Then he ambled around the western half of the Piazza. There wasn’t really much to see there, though. If he remembered the guide book correctly, a lot of that area would be changed by Napoleon. The French emperor had even demolished a church somewhere in the pile of buildings to build a dancing hall. In this day and age, however, the buildings were just devoted to Venice’s elaborate bureaucracy.

    Buckley found bureaucratic edifices even more boring than bureaucrats. So, deciding he’d fiddled away enough time, he headed toward the back of the Palazzo Ducale. There had to be a rear entrance somewhere.

    Rounding the corner, he saw it—but that entrance was, if anything, as strongly manned as the front door. Right, nothing else for it. He marched up, and hacking out a sentence as best he could in Venesse Italian, said: “Joe Buckley, Associated Press,” and made to march past.

    Unlike twentieth-century bouncers, the bouncers in this day and age had big guys with halberds backing them up. More for show than in any expectation of an armed rush of gatecrashers; but in best guard-style, they crossed their halberds over the door, staring straight ahead the while. Buckley could feel the liveried footmen he’d just breezed past smirking behind them.

    “There is no entry this way, friend,” said one of them.

    “Aw, come on,” Buckley said. “All I need is to get in and see what’s going on. Don’t you read newspapers?”

    “No, messer Buckley, I don’t,” the guy said, still smirking.

    Buckley became aware that there was a crowd nearby. Time, he decided, to withdraw with as good a grace as he could. “So,” he said, “been a busy night, then?”

    That earned him a blank stare.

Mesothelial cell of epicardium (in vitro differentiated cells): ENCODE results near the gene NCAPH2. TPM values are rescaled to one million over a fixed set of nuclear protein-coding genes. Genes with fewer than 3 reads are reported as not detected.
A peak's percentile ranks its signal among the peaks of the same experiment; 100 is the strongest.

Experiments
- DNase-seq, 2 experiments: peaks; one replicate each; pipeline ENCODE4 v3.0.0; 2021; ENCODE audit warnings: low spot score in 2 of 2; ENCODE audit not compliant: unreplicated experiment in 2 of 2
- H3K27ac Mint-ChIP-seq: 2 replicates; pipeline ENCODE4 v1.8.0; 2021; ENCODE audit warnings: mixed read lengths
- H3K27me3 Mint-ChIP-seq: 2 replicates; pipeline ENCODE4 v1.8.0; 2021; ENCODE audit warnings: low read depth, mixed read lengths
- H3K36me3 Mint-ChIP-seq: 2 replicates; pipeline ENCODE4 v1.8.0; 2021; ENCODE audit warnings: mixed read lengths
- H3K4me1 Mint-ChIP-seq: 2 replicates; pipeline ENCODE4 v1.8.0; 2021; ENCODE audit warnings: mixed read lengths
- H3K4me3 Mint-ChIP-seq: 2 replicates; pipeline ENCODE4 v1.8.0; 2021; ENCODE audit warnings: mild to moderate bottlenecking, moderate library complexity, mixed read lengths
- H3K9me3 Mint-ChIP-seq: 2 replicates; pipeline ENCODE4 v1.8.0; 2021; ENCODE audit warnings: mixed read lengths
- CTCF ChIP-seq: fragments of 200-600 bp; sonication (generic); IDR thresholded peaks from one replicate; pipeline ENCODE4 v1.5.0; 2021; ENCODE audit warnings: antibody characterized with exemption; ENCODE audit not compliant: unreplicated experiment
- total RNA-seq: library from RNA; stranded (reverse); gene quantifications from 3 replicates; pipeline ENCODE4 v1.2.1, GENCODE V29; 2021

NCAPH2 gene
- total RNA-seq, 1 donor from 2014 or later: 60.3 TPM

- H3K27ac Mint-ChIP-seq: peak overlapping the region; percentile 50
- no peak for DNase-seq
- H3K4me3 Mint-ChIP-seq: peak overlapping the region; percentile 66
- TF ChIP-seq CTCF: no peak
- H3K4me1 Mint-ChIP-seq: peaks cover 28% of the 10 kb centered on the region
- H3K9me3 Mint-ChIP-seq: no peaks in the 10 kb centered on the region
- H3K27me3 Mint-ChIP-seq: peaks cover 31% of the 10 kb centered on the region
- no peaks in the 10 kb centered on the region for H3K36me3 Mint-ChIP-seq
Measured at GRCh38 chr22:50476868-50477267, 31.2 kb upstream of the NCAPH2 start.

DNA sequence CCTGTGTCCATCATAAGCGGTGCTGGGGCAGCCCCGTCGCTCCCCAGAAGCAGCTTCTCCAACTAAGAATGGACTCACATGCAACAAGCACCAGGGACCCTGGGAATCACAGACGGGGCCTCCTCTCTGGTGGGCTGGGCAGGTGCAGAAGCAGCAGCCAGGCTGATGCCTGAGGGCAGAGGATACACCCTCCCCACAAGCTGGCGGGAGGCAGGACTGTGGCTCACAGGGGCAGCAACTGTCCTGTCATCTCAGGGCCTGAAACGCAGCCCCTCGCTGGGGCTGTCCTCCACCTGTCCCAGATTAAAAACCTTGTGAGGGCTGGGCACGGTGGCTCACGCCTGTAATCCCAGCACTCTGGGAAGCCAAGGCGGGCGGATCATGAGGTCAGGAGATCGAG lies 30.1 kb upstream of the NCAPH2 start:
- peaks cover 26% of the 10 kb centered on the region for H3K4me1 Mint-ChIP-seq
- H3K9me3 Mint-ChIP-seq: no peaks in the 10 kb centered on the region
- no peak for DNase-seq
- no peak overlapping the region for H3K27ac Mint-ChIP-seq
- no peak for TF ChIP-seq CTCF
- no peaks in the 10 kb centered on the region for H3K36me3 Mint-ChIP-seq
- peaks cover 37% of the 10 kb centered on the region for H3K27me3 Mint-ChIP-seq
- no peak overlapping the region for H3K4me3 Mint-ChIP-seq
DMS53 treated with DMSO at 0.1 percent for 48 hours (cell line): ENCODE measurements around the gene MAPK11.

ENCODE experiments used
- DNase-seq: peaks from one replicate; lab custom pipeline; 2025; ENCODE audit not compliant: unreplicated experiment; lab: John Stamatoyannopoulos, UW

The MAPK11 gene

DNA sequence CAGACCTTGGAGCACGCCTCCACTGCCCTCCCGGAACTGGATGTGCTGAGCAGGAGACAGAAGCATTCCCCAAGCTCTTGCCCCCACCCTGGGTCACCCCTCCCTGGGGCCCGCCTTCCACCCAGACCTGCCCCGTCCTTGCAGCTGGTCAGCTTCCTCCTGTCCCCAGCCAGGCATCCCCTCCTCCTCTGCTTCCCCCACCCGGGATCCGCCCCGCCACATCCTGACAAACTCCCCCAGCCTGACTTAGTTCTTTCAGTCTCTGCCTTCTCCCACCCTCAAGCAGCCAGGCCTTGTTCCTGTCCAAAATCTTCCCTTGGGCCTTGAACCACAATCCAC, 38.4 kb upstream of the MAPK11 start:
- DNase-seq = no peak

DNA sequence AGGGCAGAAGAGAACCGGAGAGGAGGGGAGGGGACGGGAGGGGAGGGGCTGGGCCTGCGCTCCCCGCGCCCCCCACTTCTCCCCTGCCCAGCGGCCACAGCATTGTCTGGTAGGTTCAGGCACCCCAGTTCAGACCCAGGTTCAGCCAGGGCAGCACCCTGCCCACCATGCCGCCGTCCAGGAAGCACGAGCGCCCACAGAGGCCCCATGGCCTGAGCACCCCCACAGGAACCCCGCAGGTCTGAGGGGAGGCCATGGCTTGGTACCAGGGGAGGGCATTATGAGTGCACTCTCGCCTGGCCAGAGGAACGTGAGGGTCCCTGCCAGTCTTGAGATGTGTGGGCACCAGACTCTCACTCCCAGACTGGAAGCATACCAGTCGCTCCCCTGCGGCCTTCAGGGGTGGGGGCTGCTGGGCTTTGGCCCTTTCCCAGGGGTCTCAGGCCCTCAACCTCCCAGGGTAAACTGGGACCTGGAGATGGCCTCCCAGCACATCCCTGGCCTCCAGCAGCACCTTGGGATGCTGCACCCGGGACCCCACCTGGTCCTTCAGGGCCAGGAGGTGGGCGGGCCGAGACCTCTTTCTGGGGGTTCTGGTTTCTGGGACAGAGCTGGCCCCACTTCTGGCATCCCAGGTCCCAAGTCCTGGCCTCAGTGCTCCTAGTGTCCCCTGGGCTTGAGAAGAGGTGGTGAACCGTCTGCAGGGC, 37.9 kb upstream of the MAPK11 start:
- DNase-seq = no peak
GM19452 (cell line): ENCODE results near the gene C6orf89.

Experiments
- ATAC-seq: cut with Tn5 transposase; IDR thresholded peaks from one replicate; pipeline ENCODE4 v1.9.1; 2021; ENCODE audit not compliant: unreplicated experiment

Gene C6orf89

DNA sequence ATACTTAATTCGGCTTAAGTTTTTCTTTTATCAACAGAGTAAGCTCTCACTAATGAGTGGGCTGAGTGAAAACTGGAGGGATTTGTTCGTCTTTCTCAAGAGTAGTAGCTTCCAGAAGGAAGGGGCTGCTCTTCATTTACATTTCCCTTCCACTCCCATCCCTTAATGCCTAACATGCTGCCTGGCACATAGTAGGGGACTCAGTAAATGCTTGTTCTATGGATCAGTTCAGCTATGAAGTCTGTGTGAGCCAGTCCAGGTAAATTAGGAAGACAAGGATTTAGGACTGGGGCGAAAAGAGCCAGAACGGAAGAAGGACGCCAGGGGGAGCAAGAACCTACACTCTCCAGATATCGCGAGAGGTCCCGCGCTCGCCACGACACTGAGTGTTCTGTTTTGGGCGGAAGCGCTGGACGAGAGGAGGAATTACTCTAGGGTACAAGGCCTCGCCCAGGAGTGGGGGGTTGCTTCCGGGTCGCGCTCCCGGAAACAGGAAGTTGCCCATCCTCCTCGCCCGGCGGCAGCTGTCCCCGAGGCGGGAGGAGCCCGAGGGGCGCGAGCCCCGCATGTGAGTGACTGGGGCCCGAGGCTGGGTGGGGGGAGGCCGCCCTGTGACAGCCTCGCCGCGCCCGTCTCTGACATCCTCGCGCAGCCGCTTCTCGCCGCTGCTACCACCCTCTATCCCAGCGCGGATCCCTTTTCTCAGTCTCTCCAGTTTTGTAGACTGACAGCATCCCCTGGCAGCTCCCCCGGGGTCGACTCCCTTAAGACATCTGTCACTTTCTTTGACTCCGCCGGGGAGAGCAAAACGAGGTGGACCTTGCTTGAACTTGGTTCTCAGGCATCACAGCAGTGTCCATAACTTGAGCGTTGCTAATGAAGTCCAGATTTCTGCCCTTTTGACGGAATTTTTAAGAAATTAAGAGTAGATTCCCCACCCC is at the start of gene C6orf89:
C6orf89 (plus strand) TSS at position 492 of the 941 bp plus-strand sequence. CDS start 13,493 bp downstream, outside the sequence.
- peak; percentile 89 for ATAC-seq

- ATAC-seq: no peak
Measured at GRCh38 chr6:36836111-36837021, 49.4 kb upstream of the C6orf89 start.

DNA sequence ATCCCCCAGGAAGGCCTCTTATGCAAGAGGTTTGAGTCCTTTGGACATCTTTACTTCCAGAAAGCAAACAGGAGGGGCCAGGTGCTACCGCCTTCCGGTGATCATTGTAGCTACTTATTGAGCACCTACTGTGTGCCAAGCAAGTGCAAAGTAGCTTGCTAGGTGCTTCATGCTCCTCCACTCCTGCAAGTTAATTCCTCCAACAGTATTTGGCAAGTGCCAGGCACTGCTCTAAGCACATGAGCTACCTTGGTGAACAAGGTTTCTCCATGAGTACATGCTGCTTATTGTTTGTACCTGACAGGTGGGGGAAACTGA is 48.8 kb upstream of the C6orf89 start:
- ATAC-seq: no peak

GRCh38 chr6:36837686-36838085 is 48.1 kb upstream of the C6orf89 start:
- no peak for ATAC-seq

“You see,” he went on, into the silence, “I figure guys like you, you get to see who sneaks in to this place without everyone out front seeing, right? Guys like you could probably tell me more about what’s going on at a function like this than I could figure out by going inside, yeah?”

    He looked hopefully from one to the other. Usually, by this point, they started bragging about luminaries they’d served at whatever banquet the night before. Or better, dishing the dirt on what lousy table manners they had. That was always a good way in to the real juicy stuff.

    Not from these guys, though. One nodded to the other, or some sort of signal passed, and then two guards he hadn’t seen stepped up smartly, one to each elbow, and he was frog-marched back to the steps down to the street. He ended up hopping down the steps, trying to keep his balance, his hat and his dignity and managing two out of the three.

    He snarled a word that had been old-fashioned in his own time but was futuristic here.

    “Americain, Monsieur?” The voice was somber yet light in tone, the diction oddly stilted somehow.